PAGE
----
State of the ARC: August 2020

State of the ARC is a meme hosted by Avalinah’s Books in which we round up our ARCs and attempt to wrangle them into something approaching order. Sometimes it’s like herding cats.


September is going to be a big month for ARCs. I have five titles left to read on my NetGalley shelf, and all of them are due within a month of each other, and I’m looking forward to all of them. It helps that they’re new works by authors whose books I’ve already read (save for one, which just looks like it could be a fun and/or exciting story). Once October rolls around, though, I won’t have any ARCs left, unless the publisher approve the books I’ve requested in the past couple of months. It’s been a little annoying, as the last book I requested– The Once and Future Witches — was approved within twenty-four hours of my requested. The others have been waiting for a month or more.

Except one, which I requested on January 1. It was published at the beginning of July, and has since been archived. Is there way to remove books from your ‘requested’ shelf?

Recently Published:

  • Where Dreams Descend (Kingdom of Cards #1) by Janella Angeles
    YA Fantasy
    Expected publication August 25, 2020, by Wednesday books

In a city of ice and ruin, daring magicians face off in a competition to find the next leader of the Conquering Circus. But they soon find themselves under threat from an unknown enemy. As the acts becoming more daring and more magicians disappear, three of the magicians must reckon with their pasts before they disappear forever, too.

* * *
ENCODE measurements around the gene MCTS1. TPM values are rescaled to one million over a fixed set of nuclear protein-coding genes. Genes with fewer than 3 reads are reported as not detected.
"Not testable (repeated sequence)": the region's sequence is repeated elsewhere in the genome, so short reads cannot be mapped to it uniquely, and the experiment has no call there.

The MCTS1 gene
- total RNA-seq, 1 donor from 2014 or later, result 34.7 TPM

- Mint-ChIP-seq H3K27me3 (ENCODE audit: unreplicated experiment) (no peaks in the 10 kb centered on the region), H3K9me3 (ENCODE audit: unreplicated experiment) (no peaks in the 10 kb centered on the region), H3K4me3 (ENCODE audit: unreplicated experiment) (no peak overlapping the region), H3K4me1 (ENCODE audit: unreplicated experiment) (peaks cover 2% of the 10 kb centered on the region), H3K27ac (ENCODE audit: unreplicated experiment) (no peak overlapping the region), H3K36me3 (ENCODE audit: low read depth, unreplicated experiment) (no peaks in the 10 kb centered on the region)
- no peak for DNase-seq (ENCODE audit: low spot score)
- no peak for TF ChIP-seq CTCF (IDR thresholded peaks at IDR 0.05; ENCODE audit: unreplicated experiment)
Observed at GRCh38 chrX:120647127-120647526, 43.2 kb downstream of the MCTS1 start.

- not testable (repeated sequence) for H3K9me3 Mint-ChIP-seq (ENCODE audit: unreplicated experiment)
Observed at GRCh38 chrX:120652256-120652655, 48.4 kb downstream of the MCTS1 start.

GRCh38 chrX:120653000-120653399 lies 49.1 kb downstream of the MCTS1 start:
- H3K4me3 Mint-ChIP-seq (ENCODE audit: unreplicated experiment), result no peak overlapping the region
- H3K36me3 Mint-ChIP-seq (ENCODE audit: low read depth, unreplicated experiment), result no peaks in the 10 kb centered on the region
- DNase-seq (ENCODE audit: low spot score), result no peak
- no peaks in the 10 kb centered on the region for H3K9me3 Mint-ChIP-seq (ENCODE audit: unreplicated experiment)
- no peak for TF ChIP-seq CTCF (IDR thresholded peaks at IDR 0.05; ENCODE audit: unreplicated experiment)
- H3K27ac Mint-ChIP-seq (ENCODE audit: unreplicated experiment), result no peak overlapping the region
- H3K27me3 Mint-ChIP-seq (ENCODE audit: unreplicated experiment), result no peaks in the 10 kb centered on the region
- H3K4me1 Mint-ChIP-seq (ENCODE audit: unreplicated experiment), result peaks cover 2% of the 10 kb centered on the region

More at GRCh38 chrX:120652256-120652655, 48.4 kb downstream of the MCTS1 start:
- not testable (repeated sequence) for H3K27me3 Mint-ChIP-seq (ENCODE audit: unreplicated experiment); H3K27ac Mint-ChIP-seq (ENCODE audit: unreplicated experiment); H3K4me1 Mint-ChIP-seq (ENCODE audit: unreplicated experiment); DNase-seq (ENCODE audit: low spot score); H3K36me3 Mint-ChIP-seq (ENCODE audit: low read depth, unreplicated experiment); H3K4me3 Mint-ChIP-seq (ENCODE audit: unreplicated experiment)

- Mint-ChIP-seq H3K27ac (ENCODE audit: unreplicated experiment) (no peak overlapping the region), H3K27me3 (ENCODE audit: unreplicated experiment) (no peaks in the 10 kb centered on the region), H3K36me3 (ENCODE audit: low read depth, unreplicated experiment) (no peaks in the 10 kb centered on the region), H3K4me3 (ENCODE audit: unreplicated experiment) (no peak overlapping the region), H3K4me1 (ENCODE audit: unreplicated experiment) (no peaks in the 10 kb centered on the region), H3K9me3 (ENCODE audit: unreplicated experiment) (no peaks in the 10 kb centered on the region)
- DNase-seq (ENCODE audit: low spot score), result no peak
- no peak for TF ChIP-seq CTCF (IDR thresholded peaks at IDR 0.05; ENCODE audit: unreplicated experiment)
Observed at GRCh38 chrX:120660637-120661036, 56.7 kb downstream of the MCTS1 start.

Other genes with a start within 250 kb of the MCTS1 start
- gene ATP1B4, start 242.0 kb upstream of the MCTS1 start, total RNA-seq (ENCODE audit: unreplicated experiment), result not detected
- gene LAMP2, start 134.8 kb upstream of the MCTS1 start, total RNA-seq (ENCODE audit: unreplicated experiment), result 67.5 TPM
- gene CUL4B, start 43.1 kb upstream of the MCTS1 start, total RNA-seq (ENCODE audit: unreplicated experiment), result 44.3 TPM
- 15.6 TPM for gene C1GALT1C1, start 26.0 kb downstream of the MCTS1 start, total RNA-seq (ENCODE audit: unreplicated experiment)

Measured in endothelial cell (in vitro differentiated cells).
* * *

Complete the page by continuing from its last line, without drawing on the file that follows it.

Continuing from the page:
My response to this was so-so. There are some interesting ideas, but the execution was lacking, in part because Angeles is a young author. I hope she keeps writing, because a lot of the problems I saw in Where Dreams Descend were born of inexperience.

Upcoming Releases:

Among the Khana people in the city of Iyar, women venture out in caravans for trading, while men remain behind in the city’s center to work as scholars. One man struggles to settle into the masculine world after spending years in the women’s world as a trader, mother, and grandmother. As his past catches up to him, he must choose between his new life and Uiziya, an assassin on her own quest to find her aunt, discover the final secret of her order, and challenge the evil ruler of Iyar.

This was a beautifully written book (though the writing sometimes obscured the themes, but only sometimes) set in a world that Lemberg has been developing through poetry and short stories. This is the first novella in the ‘Birdverse’.

  • The Silvered Serpents (The Gilded Wolves #2) by Roshani Chokshi
    Fantasy
    Expected publication date September 22, 2020, by Wednesday Books

Severin and his friends have succeeded in thwarting the Fallen House, but the cost was higher than they could have imagined. Now they must pick up the pieces and push forward, for Severin has an agenda he is obsessed with and has set his sights on an artifact that grants its user god-like powers. The search takes them all to wintry Russia, where secrets come to light and force them to face themselves and discover new depths to themselves.

In 1914, the world is gripped by the Great War. There’s a story from the Western Front that St. George and a band of angels have descended from Heaven to fight with the British troops. But how can this possibly be true? Writer H.G. Wells is dispatched to find out the truth of the matter and finds himself in the midst of an eerie wasteland inhabited by the living, the dead, and those somewhere between. The unhappy souls trail Wells home to London, where he discovers a plot that could turn the tide of the war. Along with the love of his life, journalist and suffragette Rebecca West, Wells must do battle against diabolical forces to save his sanity– and the world.